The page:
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Chapter 2.
The OSI Model and TCP IP Protocol Suite

The OSI Model

1. An open system is a set of protocols that allows any two different systems
to communicate regardless of their underlying architecture.
2. The purpose of the OSI model is to show how to facilitate communication
between different systems without requiring changes to the logic of the
underlying hardware and software.
3. The OSI model is a layered framework for the design of network systems
that allows communication between all types of computer systems.
4. It consists of seven separate but related layers, each of which defines a part
of the process of moving information across a network.

Layered Architecture in OSI



1. The OSI model is composed of seven ordered layers.

2. In developing the model, the designers identified which networking
functions had related uses and collected those functions into discrete
groups that became the layers.
3. The OSI model allows complete interoperability between otherwise
incompatible systems.
4. Within a single machine, each layer calls upon the services of the
layer just below it. Layer 3, for example, uses the services provided
by layer 2 and provides services for layer 4.
5. Between machines, layer x on one machine logically communicates
with layer x on another machine, this communication is governed by
an agreed-upon series of rules and conventions called protocols.

How Layer-to-Layer Communication take place in OSI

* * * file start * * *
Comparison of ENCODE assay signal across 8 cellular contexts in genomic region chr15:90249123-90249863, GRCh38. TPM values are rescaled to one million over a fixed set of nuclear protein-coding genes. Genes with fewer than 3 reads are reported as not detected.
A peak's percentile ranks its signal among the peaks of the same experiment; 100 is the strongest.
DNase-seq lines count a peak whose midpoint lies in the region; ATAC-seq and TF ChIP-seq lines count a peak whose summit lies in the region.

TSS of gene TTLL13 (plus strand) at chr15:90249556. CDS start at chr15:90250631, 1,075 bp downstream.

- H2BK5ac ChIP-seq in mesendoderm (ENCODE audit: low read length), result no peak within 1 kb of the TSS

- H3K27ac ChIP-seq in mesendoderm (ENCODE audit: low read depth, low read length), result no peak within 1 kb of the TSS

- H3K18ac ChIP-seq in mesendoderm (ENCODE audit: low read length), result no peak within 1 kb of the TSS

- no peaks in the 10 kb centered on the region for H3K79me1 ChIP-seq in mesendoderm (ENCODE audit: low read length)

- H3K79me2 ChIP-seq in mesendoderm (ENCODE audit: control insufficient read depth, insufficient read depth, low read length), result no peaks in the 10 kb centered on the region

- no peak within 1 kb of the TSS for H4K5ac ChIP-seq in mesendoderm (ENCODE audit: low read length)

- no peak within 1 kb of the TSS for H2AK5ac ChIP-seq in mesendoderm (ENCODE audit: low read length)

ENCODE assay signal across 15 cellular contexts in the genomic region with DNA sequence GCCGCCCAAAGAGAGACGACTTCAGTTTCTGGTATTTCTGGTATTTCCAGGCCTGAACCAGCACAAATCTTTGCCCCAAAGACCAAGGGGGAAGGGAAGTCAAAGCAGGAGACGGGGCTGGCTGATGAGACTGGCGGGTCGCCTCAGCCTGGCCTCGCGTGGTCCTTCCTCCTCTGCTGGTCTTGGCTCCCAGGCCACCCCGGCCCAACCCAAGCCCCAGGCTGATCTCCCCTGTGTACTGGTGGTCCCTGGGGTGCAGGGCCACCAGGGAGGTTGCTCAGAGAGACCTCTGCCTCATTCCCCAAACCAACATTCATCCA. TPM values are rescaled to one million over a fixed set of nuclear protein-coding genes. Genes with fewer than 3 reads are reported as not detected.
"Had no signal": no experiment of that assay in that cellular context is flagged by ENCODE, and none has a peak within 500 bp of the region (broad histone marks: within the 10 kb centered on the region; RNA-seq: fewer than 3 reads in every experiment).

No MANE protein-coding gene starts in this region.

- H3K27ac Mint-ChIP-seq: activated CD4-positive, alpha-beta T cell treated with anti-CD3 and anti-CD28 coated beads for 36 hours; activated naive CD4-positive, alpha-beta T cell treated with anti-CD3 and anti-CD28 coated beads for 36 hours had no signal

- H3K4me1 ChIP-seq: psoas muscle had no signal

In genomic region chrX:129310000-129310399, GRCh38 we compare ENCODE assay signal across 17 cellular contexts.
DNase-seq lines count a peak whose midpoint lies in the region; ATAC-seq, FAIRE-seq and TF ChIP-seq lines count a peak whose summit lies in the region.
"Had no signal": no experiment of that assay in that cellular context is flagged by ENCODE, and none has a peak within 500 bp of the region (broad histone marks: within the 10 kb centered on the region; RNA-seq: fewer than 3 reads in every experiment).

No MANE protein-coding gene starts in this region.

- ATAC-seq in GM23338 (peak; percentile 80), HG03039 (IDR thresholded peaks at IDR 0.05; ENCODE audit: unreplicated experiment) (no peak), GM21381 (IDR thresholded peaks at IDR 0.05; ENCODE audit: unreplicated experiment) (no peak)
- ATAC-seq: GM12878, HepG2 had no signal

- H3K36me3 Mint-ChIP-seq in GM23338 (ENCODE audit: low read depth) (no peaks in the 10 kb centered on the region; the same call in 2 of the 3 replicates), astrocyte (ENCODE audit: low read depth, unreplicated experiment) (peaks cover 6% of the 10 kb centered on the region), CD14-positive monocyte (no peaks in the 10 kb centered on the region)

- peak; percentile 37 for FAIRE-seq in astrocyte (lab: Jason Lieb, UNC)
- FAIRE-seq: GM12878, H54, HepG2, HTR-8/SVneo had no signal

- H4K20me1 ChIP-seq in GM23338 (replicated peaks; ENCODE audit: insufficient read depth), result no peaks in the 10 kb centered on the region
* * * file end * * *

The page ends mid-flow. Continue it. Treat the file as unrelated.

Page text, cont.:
i) The layers involved when a message is sent from device A to device B,

as the message travels from A to B, it may pass through many
intermediate nodes, these intermediate nodes usually involve only the
first three layers of the OSI model.
ii) At the sending site, the message is moved down from layer 7 to layer 1.
iii) At layer 1 the entire package is converted to a form that can be
transferred to the receiving site and at the receiving site, the message is
moved up from layer 1 to layer 7.
Interfaces between Layers
(a) The passing of the data and network information down through
the layers of the sending device and back up through the layers of
the receiving device is made possible by an interface between
each pair of adjacent layers.
(b) Each interface defines what information and services a layer must
provide for the layer above it.
(c) As long as a layer provides the expected services to the layer
above it, the specific implementation of its functions can be
modified or replaced without requiring changes to the